Addicks and Barker Reservoirs Ready for Ike, Corps Says

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Two reservoirs stand ready this morning to receive the predicted five to 15 inches of rainfall from Hurricane Ike, says Richard Long, operations manager for the Addicks and Barker Dams and Reservoirs, which fall under the Galveston District, Army Corps of Engineers.

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That is part of the design of these facilities

Two reservoirs stand ready this morning to receive the predicted five to 15 inches of rainfall from Hurricane Ike, says Richard Long, operations manager for the Addicks and Barker Dams and Reservoirs, which fall under the Galveston District, Army Corps of Engineers. These reservoirs, or dry detention basins, are part of the Buffalo Bayou and Tributaries Flood Control Project. "As of this morning, we have full capacity availability in both basins."

That's important, because the two giant retention reservoirs are part of a flood risk management system that helps to manage flood waters that may threaten downtown Houston and areas along Buffalo Bayou. Both reservoirs are capable of capturing rains associated with a 100-year storm event (an event that has about a one percent chance of happening in any given year).

If Hurricane Ike turns out to be such an event, the reservoirs should hold, Long said. "Addicks can hold a 20-inch rain, which is more than Ike is predicted to give us. Barker can hold 15 inches, and Ike could produce that much rain."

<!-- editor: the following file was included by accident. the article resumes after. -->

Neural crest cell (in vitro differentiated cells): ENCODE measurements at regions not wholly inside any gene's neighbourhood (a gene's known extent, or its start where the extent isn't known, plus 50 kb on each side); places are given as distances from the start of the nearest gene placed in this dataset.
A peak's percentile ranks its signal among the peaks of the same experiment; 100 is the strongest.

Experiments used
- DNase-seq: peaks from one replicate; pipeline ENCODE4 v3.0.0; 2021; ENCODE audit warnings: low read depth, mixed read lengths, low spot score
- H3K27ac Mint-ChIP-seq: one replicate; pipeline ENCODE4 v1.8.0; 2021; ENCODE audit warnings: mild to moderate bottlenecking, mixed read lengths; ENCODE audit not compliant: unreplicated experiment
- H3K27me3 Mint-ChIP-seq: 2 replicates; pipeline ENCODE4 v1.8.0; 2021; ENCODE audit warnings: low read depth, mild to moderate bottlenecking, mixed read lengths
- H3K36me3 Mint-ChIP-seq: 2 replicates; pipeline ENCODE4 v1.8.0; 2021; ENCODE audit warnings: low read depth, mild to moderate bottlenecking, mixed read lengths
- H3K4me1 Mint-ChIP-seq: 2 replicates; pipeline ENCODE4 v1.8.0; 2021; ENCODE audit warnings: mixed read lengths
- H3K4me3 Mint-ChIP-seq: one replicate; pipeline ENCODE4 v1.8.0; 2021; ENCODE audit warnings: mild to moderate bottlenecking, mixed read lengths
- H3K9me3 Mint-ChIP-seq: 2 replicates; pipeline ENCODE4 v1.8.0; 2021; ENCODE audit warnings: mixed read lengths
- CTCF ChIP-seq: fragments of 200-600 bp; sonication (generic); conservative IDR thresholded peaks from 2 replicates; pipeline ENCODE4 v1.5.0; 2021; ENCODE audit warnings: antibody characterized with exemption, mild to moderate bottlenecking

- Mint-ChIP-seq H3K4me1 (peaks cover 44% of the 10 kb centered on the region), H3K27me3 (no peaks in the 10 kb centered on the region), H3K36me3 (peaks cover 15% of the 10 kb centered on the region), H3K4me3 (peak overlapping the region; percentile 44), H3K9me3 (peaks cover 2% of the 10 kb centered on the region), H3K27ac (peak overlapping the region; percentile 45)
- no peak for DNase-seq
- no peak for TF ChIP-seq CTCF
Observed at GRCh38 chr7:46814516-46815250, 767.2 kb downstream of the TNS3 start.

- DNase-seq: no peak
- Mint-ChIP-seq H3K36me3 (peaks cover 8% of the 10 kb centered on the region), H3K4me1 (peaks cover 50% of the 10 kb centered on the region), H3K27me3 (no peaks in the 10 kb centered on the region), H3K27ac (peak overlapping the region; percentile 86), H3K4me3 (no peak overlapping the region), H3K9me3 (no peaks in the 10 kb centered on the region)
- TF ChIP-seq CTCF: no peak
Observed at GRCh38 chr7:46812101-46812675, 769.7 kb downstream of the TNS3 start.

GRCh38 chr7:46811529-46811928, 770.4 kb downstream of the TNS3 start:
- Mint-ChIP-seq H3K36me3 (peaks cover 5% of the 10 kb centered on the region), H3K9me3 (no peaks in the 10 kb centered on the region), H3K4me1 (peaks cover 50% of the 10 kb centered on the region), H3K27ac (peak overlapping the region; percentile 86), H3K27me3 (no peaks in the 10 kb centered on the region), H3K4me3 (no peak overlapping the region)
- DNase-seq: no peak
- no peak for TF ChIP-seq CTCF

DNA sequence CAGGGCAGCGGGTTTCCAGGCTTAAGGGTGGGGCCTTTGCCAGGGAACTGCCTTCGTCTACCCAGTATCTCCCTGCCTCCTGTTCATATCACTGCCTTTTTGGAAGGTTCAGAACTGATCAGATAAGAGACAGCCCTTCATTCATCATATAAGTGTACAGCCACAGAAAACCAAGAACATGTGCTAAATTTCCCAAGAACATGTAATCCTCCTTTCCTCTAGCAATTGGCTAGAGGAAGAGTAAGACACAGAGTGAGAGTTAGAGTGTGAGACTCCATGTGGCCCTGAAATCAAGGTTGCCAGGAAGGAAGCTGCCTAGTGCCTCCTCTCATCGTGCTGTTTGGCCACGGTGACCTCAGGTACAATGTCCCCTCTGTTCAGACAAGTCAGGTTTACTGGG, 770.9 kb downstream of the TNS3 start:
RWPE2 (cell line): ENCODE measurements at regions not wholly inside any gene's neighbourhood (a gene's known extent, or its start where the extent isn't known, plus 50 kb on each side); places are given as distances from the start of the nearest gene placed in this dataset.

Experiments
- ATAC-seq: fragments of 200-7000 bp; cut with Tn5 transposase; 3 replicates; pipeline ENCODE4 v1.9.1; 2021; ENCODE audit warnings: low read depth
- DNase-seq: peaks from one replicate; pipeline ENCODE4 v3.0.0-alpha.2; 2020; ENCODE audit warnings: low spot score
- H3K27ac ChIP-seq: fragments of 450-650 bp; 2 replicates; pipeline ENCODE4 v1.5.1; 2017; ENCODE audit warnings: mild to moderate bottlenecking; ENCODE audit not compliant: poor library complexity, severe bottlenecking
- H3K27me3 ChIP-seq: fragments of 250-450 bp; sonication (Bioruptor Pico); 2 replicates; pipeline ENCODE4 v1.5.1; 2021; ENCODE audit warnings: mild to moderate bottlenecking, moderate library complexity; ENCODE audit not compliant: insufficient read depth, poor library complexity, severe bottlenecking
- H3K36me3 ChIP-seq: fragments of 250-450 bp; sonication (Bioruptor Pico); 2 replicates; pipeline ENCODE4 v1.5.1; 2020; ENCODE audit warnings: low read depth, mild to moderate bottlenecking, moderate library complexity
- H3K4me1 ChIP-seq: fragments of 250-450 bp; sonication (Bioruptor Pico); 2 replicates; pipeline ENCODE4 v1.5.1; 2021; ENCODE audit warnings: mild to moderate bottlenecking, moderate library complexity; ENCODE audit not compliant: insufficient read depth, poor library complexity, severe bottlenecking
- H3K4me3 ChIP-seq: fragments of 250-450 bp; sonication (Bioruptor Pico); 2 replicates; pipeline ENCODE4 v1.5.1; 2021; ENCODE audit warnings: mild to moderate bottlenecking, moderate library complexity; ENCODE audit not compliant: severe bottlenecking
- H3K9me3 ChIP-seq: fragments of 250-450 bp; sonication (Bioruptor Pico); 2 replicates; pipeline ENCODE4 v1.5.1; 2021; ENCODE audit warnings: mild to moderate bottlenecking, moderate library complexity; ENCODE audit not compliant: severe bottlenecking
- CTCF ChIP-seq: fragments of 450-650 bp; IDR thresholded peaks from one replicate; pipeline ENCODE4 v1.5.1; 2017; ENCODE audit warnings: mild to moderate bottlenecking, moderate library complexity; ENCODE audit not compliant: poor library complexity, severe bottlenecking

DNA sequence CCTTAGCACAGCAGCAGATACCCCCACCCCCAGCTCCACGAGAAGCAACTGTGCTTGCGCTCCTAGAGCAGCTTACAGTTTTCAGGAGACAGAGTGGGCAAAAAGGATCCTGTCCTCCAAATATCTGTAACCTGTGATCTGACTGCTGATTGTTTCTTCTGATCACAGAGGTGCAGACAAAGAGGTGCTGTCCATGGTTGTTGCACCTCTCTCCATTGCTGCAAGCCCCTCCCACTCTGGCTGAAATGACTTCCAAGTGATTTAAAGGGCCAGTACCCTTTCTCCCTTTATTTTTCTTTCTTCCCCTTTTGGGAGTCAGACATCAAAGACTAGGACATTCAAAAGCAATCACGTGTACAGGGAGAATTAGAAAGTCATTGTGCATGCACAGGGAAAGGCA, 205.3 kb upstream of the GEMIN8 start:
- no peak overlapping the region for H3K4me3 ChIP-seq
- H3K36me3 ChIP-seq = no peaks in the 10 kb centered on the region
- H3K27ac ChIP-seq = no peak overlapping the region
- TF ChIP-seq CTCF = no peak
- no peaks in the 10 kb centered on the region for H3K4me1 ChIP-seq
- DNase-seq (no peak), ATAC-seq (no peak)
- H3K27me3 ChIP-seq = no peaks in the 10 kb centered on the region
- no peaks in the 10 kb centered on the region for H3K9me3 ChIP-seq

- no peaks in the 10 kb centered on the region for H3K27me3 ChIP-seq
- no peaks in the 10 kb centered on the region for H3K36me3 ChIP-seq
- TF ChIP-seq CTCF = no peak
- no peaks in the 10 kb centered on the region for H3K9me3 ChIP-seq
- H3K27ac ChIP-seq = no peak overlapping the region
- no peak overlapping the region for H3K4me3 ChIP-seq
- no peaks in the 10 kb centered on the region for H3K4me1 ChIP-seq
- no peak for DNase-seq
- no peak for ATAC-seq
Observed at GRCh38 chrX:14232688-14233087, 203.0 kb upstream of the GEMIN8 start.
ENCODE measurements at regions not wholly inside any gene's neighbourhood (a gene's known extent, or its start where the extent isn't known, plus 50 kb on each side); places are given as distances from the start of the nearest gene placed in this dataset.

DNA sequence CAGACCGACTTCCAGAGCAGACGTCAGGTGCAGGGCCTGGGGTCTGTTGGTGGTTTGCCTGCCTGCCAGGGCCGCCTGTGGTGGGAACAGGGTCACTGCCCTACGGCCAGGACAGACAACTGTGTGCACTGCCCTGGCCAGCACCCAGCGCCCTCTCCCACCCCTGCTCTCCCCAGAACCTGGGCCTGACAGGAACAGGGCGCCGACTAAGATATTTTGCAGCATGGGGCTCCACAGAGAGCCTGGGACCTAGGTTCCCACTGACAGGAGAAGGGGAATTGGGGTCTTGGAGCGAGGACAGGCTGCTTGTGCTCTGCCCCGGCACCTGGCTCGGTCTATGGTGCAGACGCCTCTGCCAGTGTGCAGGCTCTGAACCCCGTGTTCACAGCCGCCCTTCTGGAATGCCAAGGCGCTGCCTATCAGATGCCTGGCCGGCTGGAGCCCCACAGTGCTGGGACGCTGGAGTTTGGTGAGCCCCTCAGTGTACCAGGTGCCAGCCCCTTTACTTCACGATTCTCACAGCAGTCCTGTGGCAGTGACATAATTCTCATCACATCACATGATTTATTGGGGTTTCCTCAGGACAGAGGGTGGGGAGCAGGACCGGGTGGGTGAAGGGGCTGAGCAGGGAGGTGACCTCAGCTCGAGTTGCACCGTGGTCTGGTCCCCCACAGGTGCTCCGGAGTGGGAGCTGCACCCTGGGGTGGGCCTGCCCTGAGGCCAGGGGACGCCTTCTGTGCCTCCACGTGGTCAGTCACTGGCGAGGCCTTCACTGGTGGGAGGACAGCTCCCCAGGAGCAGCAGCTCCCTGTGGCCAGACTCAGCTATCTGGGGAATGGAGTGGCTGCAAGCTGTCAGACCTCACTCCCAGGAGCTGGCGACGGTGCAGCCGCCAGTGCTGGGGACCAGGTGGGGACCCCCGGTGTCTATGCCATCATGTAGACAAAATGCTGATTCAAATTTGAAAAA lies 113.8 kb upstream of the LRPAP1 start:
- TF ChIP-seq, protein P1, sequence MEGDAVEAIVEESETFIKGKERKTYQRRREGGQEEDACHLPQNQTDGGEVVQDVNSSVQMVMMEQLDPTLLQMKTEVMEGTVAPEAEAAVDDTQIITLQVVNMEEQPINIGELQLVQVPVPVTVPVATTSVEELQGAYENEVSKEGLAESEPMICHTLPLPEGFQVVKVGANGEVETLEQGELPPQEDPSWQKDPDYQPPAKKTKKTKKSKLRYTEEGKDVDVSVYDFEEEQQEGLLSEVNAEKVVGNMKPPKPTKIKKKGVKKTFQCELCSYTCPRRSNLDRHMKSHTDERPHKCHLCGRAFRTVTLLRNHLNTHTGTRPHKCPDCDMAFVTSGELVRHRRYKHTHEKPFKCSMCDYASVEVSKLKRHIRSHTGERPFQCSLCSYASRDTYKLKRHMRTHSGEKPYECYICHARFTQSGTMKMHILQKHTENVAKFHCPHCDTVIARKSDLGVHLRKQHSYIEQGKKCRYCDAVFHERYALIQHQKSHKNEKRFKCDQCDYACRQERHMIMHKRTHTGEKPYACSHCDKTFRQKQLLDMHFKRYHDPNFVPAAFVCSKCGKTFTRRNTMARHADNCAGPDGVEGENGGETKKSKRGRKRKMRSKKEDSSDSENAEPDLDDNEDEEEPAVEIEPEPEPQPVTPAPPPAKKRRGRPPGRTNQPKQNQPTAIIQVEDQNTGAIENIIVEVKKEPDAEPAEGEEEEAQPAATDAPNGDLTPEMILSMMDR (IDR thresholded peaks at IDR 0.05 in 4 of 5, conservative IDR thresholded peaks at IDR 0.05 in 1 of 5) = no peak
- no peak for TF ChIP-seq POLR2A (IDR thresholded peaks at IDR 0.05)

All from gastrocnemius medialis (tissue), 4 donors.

The bigger question, Long says, is the timing of weather events preceding and following a big storm. "These reservoirs are very close to the areas they were built to protect," he explained. "We can hold storm water, and then begin to release it as water downstream of the two dams clears out of the Buffalo Bayou. Travel time for water leaving the dam's release point through downtown Houston is only 30 hours. That doesn't always give us the five-day margin to hold flood water back that some dams enjoy. These facilities are effective for most single events, but a series of heavy rainfalls could bring about water levels that would bring about flooding outside the basins. In a crunch, this could mean that we would be forced to allow flooding to happen upstream of the facilities."

Colonel David C. Weston, Galveston District commander, said that the Corps would, as always, be carefully monitoring the two dams and managing operations so as to minimize risks of flooding both downstream and upstream. "We urge people to stay alert to weather reports. We work with county emergency managers for both Harris and Fort Bend Counties. In the event of any flood emergency, people should heed any warnings or evacuation orders issued by those counties."

During the days and weeks following the passage of Hurricane Ike, people may see the reservoirs holding water, and roads and recreation areas around them may be flooded. "That is part of the design of these facilities," Weston said. "That flooding is holding on to some or all of the rain that fell in the 260-square-mile basin upstream of the dams. It takes time to clear it out of the system."

Contact:
Martha Cenkci
(281) 497-0740
martha.j.cenkci @ usace.army.mil
http://www.swg.usace.army.mil

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